The lat­est build also gives us a look at some of the al­ter­nate skins for the first time, such as Me­tageckon do­ing his best Cthulhu im­pres­sion, and the retro-styled Vin­tage look­ing shiny and, um, wear­ing a gi­ant-mech-sized rub­ber ducky ring, At launch, each mech will have 20 locked skins. We know what you’re think­ing, but don’t worry: Over­ride will not fea­ture loot boxes or mi­cro­trans­ac­tions.

“You un­lock them by play­ing through the story mode and com­plet­ing on­line matches,” Nguyen ex­plains. “So whether you win or lose, you get some­thing. They un­lock at ran­dom, [but] if you win, you have a higher prob­a­bil­ity of get­ting some­thing bet­ter. We also wanted to in­cen­tivise peo­ple to not rage quit. So if you’re los­ing, you still get some­thing […] the sim­ple ones are just colour swaps, the rarer ones are more strik­ing. Their Epics have more de­tail­ing, the Le­gen­daries change their model.” There will also be a to­tal of 30 ac­ces­sories to un­lock at launch, and these are one-size-fits-all. Want to see a tow­er­ing, city-de­stroy­ing mech in a hat? Now you can!

Whipped chrome

With the game al­most fin­ished, work has be­gun on post-launch con­tent. Some time af­ter launch, there will be an ad­di­tional 16 skins and four mechs avail­able to pur­chase (or to down­load straight away if you go for the amus­ingly named Su­per Charged Mega Edi­tion). Not even GM could get more in­for­ma­tion than that, though we’re promised that the ad­di­tional mechs will, as with the ex­ist­ing de­signs, be some­thing we haven’t seen be­fore. “[The artists] def­i­nitely didn’t want clones, they def­i­nitely didn’t want things to just feel like a quick it­er­a­tion on an ex­ist­ing mech.”

Mind you, with the abil­ity to play with up to three oth­ers both on­line and off­line, lit­er­ally hun­dreds of items to un­lock, and a story mode of­fer­ing 12-plus hours of game­play, the base pack­age is set to of­fer more than enough to keep you busy. The core game­play is sim­ple to un­der­stand, and per­fect for a quick blast with a group of friends; gi­ant mechs fight­ing. Con­trol­ling in­di­vid­ual limbs is sur­pris­ingly easy to get to grips

with, and spe­cial moves and Ul­ti­mates are ac­ti­vated with si­mul­ta­ne­ous but­ton presses. No com­plex move­ment and but­ton com­bi­na­tions.

There’s depth for those who want it though, as Nguyen ex­plains. “We tried to make ev­ery­thing pun­ish­able, in a sense. The game is ob­vi­ously still very friendly to just but­ton mash­ing; but for those who want to get se­ri­ous or get good, we wanted to make sure the game had enough legs to al­low for that. A key fac­tor was to make sure that ev­ery­thing has a counter. So noth­ing feels too pow­er­ful, and when ev­ery­thing has coun­ters, then you can do things like mind games and fakes. So for ex­am­ple, if I were to charge a punch, you might have the abil­ity to kick me and in­ter­rupt me, or per­form a counter, which would make me pay for it. But I can also do things like this [sends our mech fly­ing], where you de­cide to do a kick counter, and then I can­cel, so then you end up do­ing a counter-ma­noeu­vre that leaves you vul­ner­a­ble.”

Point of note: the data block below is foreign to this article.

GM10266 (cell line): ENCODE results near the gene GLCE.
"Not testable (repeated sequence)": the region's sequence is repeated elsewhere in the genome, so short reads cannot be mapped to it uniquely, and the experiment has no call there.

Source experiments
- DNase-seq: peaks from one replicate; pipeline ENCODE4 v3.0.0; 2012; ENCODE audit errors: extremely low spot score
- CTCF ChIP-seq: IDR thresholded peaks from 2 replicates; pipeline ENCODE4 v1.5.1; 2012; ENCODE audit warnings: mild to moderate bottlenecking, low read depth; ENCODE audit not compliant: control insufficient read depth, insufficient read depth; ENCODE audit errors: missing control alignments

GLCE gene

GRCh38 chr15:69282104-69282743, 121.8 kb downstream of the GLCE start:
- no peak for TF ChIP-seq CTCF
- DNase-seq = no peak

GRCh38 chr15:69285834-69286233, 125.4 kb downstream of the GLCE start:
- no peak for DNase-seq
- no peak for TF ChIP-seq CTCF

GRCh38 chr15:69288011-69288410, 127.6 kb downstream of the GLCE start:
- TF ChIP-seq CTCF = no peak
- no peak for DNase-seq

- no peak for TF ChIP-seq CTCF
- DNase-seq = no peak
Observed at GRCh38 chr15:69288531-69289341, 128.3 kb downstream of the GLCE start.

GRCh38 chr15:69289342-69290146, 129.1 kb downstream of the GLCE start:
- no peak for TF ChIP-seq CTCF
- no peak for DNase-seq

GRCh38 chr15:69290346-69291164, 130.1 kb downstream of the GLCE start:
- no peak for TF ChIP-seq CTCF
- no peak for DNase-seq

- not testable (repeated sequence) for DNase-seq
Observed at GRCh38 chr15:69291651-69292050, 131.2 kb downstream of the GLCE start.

The po­ten­tial for ca­sual brawls among friends is un­de­ni­able, and Nguyen tells us there’s even been pos­i­tive feed­back from the com­mu­nity at Amer­i­can fight­ing game tour­na­ment CEO­taku. “[It’s] al­ways kind of a scary thing to bring some­thing to the fight­ing game com­mu­nity, and see how they re­ceive it. We knew there was room for ca­sual-type games like Smash [Bros] […] but you never know. So far peo­ple are dig­ging it.”

Us too, An­drew; us too.

The ef­fec­tive­ness of split-screen will de­pend on the size of screen that you use, but it’s a wel­come in­clu­sion. Contessa’s Ul­ti­mate sees her sum­mon some kind of ro­botic Grim Reaper, which sug­gests these mechs have souls of their own. Creepy.

Egypt in­cludes tun­nels be­neath the sand – use­ful for when you fancy am­bush­ing an op­po­nent from be­low.

Don’t make Pescado an­gry. You wouldn’t like him when he’s an­gry. Or even mildly an­noyed, to be hon­est.